What Is Functional Training? Everything You Need to Know to Get Started
Functional fitness training is a type of strength training that readies your body for daily activities. These exercises equip you for the most important type of physical fitness, the kind that preps you for real-life, daily living stuff like bending, twisting, lifting, loading, pushing, pulling, squatting and hauling. Most functional fitness contains multi-joint movement patterns that involve your knees, hips, spine, elbows, wrists, and shoulders, which all build strength and improve your range of motion. It all comes down to being practical, but don’t mistake that for boring.
What Functional Fitness Training Isn’t
While all forms of exercise benefit daily functioning, not all forms of exercise fit into the functional fitness definition. For instance, a bench press is not considered a functional fitness exercise because it’s not an everyday movement for most people…unless you’re Christian Bale in Batman Begins and have to hoist a burning beam to save Wayne Manor, there aren’t many practical applications for a bench press.
It’s also not using your own body weight to pry a door open with your shoulder (a recipe for disaster we have all cooked up at least once) and you’ll notice nothing like that is the type of exercise we include in our functional fitness training program below. It’s more about using your head in everyday activities, and the best muscles for the job, rather than brute force. Especially for older adults who really need to be mindful of good form.
So, What Is Functional Fitness Training?
A great example of one of the best functional fitness exercises would be a simple squat. How often do you squat to get into your car? To use the bathroom? To sit down and stand up? According to our definition of functional training: a squat may arguably be THE most functional strength training movement.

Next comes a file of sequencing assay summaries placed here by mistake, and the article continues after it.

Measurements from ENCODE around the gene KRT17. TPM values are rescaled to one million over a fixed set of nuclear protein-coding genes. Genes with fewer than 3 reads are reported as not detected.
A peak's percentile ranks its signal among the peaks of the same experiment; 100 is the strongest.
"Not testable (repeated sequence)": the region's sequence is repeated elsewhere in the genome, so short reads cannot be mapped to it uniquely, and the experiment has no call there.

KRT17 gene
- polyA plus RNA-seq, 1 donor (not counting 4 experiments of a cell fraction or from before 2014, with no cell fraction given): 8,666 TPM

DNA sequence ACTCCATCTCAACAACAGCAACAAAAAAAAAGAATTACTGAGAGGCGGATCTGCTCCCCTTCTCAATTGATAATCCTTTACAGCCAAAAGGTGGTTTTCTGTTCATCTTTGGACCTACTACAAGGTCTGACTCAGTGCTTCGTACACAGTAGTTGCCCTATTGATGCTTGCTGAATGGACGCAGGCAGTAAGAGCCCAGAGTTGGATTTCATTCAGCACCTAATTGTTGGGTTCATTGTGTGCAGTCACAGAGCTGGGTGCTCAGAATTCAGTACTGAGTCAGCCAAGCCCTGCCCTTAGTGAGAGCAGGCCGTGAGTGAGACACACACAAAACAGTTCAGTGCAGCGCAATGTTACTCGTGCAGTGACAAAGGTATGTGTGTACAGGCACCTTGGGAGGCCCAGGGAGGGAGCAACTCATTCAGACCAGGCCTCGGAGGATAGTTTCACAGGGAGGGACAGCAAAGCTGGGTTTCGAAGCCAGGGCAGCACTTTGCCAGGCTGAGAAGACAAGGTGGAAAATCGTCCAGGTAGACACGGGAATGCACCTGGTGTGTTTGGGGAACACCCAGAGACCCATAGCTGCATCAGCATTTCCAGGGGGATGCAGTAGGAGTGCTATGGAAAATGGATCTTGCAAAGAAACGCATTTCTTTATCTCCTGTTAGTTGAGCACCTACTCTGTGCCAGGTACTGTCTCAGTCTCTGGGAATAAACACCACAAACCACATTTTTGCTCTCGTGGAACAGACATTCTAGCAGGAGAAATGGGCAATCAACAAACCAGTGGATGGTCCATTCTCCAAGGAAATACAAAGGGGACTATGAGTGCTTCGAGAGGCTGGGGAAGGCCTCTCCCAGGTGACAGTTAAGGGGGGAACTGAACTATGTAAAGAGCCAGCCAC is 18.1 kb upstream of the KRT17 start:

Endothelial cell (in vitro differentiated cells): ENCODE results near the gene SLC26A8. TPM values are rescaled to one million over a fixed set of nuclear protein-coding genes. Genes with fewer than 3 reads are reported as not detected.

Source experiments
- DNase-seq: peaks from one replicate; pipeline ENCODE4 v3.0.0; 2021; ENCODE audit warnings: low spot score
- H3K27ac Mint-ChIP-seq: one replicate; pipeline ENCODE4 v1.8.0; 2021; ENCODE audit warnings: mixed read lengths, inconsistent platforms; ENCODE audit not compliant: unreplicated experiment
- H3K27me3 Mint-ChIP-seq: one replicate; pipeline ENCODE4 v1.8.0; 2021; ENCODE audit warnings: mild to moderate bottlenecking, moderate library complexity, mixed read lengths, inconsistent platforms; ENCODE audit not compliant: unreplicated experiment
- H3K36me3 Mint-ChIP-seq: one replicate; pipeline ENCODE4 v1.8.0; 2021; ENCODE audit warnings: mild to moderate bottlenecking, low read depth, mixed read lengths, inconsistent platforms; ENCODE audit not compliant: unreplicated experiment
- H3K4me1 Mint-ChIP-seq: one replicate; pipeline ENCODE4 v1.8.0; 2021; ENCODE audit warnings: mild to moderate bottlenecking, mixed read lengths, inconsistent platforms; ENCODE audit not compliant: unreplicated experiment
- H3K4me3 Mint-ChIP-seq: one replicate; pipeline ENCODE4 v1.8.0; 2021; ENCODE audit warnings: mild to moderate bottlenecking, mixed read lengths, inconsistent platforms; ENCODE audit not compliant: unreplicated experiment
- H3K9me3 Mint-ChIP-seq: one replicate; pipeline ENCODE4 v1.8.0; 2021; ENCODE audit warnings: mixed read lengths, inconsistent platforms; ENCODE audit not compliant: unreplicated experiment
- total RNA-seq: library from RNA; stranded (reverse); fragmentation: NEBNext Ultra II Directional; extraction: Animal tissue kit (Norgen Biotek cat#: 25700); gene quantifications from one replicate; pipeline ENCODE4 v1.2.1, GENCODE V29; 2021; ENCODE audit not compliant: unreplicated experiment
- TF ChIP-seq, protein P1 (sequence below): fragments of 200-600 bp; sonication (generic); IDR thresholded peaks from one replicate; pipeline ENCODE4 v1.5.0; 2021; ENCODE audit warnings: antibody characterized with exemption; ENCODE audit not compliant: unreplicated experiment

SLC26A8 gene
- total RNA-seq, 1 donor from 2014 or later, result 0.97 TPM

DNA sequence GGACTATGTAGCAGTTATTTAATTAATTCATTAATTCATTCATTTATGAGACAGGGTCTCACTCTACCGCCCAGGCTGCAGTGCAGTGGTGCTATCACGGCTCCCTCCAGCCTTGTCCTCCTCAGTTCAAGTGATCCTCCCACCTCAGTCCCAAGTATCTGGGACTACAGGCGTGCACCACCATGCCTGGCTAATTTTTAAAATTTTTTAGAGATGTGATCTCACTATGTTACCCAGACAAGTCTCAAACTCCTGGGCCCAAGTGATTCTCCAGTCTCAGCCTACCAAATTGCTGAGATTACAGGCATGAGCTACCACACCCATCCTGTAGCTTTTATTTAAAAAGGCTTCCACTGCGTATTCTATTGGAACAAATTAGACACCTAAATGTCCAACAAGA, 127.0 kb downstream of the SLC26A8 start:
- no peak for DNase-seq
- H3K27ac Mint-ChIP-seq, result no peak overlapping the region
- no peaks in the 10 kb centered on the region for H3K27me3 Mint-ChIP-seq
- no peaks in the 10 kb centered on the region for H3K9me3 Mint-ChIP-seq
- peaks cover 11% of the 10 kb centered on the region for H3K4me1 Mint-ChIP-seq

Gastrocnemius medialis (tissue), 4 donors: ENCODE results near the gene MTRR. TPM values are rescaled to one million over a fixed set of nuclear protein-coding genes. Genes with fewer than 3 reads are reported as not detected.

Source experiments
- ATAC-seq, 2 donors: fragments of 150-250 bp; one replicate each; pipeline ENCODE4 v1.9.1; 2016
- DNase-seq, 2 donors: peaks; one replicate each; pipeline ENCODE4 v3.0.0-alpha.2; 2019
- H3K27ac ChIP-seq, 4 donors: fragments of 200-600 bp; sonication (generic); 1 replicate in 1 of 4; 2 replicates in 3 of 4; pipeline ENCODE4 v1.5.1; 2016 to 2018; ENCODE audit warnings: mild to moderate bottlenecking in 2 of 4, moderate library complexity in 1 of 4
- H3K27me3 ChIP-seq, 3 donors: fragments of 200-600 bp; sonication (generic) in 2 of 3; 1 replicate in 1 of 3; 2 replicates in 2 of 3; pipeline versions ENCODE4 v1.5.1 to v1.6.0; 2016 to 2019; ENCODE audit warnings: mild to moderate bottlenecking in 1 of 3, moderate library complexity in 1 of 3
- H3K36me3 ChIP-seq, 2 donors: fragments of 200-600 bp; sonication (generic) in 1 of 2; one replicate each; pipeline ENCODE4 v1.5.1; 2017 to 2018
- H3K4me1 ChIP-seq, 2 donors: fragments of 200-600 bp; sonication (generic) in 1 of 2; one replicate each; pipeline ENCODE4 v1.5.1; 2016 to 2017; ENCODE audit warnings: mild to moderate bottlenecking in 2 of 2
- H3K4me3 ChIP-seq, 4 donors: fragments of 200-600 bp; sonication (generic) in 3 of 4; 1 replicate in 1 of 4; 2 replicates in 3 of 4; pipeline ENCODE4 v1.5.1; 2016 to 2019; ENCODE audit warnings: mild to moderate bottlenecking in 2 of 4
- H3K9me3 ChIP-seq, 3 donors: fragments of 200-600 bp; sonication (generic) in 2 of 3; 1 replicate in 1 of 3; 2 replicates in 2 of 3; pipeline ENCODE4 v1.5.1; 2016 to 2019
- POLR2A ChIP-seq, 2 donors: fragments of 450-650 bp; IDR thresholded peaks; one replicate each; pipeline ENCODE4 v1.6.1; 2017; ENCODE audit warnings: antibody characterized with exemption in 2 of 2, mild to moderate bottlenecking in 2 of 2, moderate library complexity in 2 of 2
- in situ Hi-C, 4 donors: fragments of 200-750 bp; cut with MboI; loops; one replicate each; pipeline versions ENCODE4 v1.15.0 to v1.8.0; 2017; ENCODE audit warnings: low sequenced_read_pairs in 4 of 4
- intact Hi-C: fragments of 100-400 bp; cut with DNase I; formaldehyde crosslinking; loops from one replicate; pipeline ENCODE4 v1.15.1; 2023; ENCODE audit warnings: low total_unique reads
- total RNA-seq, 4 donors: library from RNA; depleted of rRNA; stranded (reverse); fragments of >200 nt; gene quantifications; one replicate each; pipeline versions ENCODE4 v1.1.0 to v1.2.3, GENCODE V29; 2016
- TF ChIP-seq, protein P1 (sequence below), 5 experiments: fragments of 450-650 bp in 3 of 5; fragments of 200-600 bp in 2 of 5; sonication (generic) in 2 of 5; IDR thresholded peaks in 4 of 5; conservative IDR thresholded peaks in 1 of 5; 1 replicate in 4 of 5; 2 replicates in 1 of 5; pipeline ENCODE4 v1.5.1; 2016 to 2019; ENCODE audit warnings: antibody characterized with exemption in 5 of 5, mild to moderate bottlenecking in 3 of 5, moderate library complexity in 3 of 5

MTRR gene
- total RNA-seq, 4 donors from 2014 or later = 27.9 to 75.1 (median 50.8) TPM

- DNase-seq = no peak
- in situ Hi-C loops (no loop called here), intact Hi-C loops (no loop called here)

Why Should I Try Functional Fitness Training?
Increased Balance and Stability
There are plenty of things in life that can throw off your balance or stability. It’s a good idea to work toward mitigating these things in the gym to prepare yourself for the outside world. As we always tell our clients, a truly fit lifestyle is not about how fit we look, it’s about how fit we live. What good is working out if it doesn’t prepare us and strengthen us for everyday activities?
One functional exercise that increases stability is a lunge with a shoulder press. If you ever find yourself reaching for a box on a shelf, then moonwalking away, arms aloft, until you can pivot and find a spot to place the box, you’ll be glad you practiced this exercise.
Functional exercises increase your overall strength. This is because most functional movement can improve your core and stability. The more stable your foundation, the stronger you are.
Most exercises on machines serve a great purpose and isolate muscle groups. This is excellent for building muscle mass, but if you want to increase your strength, it’s a good idea to engage in a training program that builds all the stability muscles.
We rarely use just one of our muscle groups in isolation during our daily activities. As an example, if you’re shoveling dirt in a flower bed, you’re not just using your biceps to move the shovel, you’re using both your upper body and lower body…your legs (quads) to push the shovel into the dirt, your lower back to bend over, and your shoulders, and abs to lift, then throw the dirt.
Decreased Risk of Injury
Functional exercises can greatly decrease your risk of everyday life injuries. In our collective experience as fitness professionals, we have never seen clients injured using proper form on a deadlift or a squat. We have, however, seen plenty of clients injured by picking up their kids, a potted plant, or lifting soil bags, then throwing out their back. (Just ask any physical therapist.)